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       More gorgeous Grenache

The pressure was on however, the weather forecast was unkind with the promise of storms possibly on Friday, definitely by Saturday. Therefore the more grapes that could be harvested before the rain the better. It was full speed ahead though no let up in terms of sorting the grapes and ensuring the quality of the future wines. We were assisted by the arrival of Céline and Delphine the nurses from Bordeaux who I mentioned in ‘Centiment de Grenaches’.

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                        Cinsault being pressed

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           Must after pressing

There was a famous advert in the UK for tinned fish by a company called John West which said, “It’s the fish John West reject that makes John West the best”. Well that works for Mas Coutelou too. The Moroccan pickers by now were much more attuned to the strict quality demands of Jeff and were sorting the fruit, leaving any substandard grapes on the ground. Then the sorting in the cellar to check anything which did manage to get through that first tri. It’s the grapes Jeff Coutelou rejects that make Mas Coutelou the best.

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                            Rejected Grenache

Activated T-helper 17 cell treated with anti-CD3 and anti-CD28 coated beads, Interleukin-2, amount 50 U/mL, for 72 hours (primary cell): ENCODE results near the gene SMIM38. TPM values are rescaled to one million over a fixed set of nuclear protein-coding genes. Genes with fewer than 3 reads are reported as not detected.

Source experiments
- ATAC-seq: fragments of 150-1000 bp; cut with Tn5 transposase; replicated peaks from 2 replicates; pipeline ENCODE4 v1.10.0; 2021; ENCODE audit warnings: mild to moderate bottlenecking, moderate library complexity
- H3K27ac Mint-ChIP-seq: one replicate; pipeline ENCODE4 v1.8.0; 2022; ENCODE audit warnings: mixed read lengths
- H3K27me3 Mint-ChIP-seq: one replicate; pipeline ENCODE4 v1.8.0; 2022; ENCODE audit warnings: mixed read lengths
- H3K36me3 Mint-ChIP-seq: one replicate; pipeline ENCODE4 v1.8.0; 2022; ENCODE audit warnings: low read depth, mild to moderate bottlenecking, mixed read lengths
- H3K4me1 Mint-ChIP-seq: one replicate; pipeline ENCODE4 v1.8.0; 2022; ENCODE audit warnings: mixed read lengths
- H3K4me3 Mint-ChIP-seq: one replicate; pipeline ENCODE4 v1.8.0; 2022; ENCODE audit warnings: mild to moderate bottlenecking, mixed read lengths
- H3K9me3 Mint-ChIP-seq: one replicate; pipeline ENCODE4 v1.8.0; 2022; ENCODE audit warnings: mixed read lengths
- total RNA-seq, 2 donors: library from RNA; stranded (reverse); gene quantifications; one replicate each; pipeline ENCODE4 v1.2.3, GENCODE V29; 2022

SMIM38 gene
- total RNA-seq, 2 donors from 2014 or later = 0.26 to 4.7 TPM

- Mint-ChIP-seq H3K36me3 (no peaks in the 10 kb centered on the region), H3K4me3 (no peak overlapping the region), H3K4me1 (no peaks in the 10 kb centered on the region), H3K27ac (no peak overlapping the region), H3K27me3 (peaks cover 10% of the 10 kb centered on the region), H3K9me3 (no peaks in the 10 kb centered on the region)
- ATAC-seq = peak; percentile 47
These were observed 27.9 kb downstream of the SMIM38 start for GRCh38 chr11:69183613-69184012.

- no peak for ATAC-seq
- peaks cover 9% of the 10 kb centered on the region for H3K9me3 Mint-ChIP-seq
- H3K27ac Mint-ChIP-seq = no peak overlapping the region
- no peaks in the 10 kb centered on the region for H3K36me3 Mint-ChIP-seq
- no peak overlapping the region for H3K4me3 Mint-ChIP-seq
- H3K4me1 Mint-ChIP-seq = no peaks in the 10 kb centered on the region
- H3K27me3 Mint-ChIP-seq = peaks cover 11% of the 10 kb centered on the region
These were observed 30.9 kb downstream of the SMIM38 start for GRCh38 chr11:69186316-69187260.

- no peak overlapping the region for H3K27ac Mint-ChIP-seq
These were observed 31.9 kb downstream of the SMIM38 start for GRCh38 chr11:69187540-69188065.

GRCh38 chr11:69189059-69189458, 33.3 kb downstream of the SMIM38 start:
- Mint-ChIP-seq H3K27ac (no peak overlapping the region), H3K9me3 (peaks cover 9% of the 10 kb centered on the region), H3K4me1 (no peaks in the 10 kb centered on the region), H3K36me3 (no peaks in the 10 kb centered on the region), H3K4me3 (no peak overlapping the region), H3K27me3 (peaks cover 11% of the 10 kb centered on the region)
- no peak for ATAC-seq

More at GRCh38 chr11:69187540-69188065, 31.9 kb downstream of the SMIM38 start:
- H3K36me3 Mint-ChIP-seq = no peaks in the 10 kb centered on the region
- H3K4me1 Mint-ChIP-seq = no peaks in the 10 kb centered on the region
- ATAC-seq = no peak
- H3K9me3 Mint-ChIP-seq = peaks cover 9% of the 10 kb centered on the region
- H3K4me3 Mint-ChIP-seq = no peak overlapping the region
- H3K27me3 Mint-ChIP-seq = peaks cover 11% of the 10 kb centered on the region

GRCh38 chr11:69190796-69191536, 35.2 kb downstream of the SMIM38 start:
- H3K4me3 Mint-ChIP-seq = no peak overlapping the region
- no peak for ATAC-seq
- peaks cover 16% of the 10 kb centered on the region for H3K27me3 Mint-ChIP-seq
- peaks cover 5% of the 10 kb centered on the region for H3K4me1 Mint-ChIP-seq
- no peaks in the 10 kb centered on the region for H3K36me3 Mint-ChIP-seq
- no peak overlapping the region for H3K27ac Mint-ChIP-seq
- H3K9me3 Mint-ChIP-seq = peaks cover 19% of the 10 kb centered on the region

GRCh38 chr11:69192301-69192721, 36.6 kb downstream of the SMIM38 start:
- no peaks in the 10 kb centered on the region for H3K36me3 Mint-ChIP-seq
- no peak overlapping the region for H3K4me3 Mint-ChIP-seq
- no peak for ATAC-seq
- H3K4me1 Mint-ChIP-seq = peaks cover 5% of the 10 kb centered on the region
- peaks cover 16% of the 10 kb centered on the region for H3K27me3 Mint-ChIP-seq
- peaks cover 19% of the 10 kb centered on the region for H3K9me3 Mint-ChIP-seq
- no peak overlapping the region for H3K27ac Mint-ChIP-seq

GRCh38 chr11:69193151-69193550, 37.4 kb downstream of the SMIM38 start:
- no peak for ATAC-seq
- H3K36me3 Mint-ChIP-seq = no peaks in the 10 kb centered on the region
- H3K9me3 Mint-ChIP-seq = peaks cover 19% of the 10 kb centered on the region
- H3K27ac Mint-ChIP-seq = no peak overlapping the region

Friday September 11th was the day of Centiment de Grenaches, the special cuvée Jeff suggested I make to celebrate the 100th blog post. Meanwhile more Grenache was being brought in for the regular cuvées, work continued apace as the clouds started to gather as predicted.

The night of Friday into Saturday brought 45mm of rain (almost 2 inches) as storms rumbled around the Languedoc. Amazingly some areas had next to nothing, Cabrières for example, whilst rain caused floods and the subsidence of the motorway a few kilometres away near Lodève. The 45mm at Puimisson meant 93mm in total since the start of the vendanges. That makes things more difficult of course as water covered grapes can’t be harvested for quality wines (though I noticed some harvesting in some other vineyards!). The ground is also muddy so picking becomes difficult and the biggest issue is the risk of disease and rot.

Work was therefore centred in the cellar with more remontages and analysis. The wines are now settling and need to be moved to take the juice off the skins and pips, to be pressed if made by carbonic maceration, to let them settle. Therefore the 12th and 13th were hard work as usual for Jeff, Cameron and Michel. Though you will see that it is Icare who is driving the team onwards.

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Author: amarch34

I'm a recently retired (early!) teacher from County Durham in North east England. I am going to be spending most of the next year in the Languedoc leaarning about wines, vineyards and the people who care for both.